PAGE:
Hopefully the hospital will learn from this and the report help bring closure to the families of the victims. Some compensation to the families would be a appropriate gesture on the part of SGH.


Open letter from PE resident to AHPETC

A reader living in Punggol East submitted the following open letter to AHPETC to us for sharing:


I note with distress the latest Town Council Management Report for FY2014 which the Aljunied-Hougang-Punggol East Town Council (AHPETC) was banded “red” in the areas of service and conservancy charges arrears management and corporate governance.

The report has stated that most of the Town Council’s S&CC arrears reports since May 2013 are still outstanding. I find this highly disturbing, because submitting documents and reporting of stats should be the most basic and simple responsibility of the Town Council since they are managing public funds. AHPETC took over the running of Punggol East around that period as well, after the by-elections in early 2013.

I’m concerned, was AHPETC scrambling to take over the running of Punggol East or were they only focusing efforts on winning Punggol East so as to fill the financial hole in Aljunied Hougang Town Council(AHTC), hence leaving Town Council affairs in a mess? Punggol East was indeed wrong to have given you the chance to represent us.

Although I don’t really understand all the legal jargon over the estate management, and don’t profess to be the expert over it, but WP has never come forward to refute the claim that they have been using funds from Punggol East to cover up the financial hole in AHTC. The way in which the Town Council has conducted itself in this entire episode is simply unacceptable, and to profess to be accountable and transparent is simply an affront to the idea of accountability and transparency.

Since we cannot change the past, and what has been done has been done, I accept that and would like to move on too. But I hope to have some closure on this matter. Punggol East has been won back by the PAP in this recent elections, and I hope that the Town Council has a plan for handover for the merged Pasir Ris-Punggol Town Council to be formed. The fact that AHPETC has not submitted their accounts since May 2013 could mean that documents are not in order. In that case, I am not confident that AHPETC can handover to the new Town Council.

These are your Punggol East residents’, our, hard earned money. Overlooking all the overpayment to FMSS and the 2 page stunt pulled by Mr Low towards the end of elections, I hope that AHPETC can properly explain to residents what has been going on.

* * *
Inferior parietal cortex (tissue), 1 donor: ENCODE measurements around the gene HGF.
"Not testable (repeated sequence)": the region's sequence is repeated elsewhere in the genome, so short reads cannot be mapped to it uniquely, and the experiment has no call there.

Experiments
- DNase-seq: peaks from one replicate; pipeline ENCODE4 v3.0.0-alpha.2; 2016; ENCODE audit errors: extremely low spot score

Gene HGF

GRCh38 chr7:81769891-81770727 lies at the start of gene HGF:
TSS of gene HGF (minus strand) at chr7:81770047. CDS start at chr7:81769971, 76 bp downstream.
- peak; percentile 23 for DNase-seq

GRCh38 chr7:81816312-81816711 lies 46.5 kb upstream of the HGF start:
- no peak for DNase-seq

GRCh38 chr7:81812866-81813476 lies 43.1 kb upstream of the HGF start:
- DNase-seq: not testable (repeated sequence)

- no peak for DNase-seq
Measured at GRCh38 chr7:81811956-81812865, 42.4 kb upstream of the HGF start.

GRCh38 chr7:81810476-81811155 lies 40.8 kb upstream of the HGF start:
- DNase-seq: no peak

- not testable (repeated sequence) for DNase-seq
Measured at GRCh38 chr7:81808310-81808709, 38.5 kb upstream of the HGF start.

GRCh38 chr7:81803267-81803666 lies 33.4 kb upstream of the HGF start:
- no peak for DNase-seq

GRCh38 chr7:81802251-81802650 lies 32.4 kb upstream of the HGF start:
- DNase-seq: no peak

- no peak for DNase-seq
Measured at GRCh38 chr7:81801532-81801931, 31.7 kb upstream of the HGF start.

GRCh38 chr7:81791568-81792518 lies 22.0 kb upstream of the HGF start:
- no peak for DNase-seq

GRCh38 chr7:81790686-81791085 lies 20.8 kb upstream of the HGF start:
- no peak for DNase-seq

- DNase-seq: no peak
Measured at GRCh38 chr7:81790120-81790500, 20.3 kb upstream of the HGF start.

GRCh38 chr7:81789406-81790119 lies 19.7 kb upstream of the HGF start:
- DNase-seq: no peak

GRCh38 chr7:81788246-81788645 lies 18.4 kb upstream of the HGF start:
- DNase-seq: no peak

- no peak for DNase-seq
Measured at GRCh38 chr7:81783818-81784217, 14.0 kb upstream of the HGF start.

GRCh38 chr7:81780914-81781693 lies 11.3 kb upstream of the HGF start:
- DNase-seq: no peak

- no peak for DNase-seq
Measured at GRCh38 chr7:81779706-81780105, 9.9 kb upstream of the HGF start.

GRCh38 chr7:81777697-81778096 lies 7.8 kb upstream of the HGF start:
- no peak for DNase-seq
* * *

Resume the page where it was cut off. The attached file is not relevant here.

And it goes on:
The new Town Council Chairman, Mr Pritam said,”Despite incremental enhancements made to the existing IT system over the last few years, there remain inherent limitations which continue to contribute to some management and reporting challenges associated with S&CC arrears management and corporate governance,” he said. “The new system is expected to be operational within 18 to 24 months from the award of tender.”

The new system is obviously unable to be operational before the handover of the Punggol East accounts to the new Town Council.

If the Town Council is unable to do a handover, it will be very difficult and almost impossible for the new Merged Town Council to be set up. Who is going to clean our estate in the meantime? Are we going to have to do it ourselves? Is AHPETC going to continue to maintain our estate until they are able to do the proper handover?

I am upset that this has happened, but it seems to only be dragging on. Residents need closure, and let a new Town Council take over. We are your residents, and Mr Pritam has said that he will answer to us. But so far, our questions have been left unanswered.

Yours Faithfully,

Your concerned Punggol East resident.

GPCs – Ownself check Ownself

Government Parliamentary Committees (GPCs) have been announced today, here’s a short graphic from the PAP’s facebook page, introducing the new Chairpersons of the various GPCs:

Government Parliamentary Committee (GPC) Chairpersons

Government Parliamentary Committee (GPC) Chairpersons

The one question on everyone’s mind: Simi GPC?

In short, GPCs were created to ‘ownself check ownself’.

GPCs consist of backbenchers (aka MPs) who are grouped into different ministries to provide an alternative voice to Parliament sittings. This was created in a time before the NMP scheme came out and there was close to no opposition representation in Parliament. The role of the GPCs was to be the “shadow opposition” in a Parliament with little opposition voices, and look critically at policies. Looking at the lineup, most of the Chairmen or Chairwomen seem to be newer and younger MPs, who can maybe provide a more fresh perspective on policies and how these can be improved, maybe even a step closer to becoming future office holders.